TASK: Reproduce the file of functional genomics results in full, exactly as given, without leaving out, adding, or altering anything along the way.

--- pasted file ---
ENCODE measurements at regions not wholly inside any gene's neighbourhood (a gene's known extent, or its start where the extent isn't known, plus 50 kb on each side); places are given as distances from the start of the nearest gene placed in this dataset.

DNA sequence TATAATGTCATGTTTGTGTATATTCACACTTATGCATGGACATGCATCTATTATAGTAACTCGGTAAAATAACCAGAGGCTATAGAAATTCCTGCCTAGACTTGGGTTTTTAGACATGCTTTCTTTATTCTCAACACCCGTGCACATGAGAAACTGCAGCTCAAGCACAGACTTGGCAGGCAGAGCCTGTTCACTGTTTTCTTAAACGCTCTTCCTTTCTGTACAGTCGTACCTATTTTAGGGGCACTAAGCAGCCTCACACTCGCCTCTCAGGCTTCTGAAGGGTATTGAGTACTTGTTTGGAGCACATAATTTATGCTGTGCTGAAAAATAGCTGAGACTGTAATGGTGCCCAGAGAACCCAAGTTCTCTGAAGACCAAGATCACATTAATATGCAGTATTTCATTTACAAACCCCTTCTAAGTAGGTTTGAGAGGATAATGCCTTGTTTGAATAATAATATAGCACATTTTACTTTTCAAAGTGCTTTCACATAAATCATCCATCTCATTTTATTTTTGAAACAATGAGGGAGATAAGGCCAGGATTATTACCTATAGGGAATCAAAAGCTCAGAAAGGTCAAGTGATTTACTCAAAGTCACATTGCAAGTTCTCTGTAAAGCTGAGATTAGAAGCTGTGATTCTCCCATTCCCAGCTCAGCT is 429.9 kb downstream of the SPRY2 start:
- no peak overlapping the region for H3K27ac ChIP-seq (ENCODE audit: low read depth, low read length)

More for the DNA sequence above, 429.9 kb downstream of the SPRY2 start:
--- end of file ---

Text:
ENCODE measurements at regions not wholly inside any gene's neighbourhood (a gene's known extent, or its start where the extent isn't known, plus 50 kb on each side); places are given as distances from the start of the nearest gene placed in this dataset.

DNA sequence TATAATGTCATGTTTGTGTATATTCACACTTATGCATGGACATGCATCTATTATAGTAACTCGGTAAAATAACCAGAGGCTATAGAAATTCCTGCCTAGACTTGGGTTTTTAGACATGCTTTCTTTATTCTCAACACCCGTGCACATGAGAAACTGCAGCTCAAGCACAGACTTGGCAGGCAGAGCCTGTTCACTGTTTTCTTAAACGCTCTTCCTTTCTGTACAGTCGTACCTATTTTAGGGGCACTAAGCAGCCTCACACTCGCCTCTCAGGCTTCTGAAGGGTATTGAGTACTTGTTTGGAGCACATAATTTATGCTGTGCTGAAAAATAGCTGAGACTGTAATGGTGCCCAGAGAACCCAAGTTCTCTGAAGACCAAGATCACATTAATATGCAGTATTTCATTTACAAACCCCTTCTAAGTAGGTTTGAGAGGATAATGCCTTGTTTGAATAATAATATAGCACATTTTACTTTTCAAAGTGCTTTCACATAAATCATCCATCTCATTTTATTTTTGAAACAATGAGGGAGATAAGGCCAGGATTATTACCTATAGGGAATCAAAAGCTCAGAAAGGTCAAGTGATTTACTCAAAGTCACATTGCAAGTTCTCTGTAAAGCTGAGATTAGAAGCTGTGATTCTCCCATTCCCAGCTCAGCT is 429.9 kb downstream of the SPRY2 start:
- no peak overlapping the region for H3K27ac ChIP-seq (ENCODE audit: low read depth, low read length)

More for the DNA sequence above, 429.9 kb downstream of the SPRY2 start: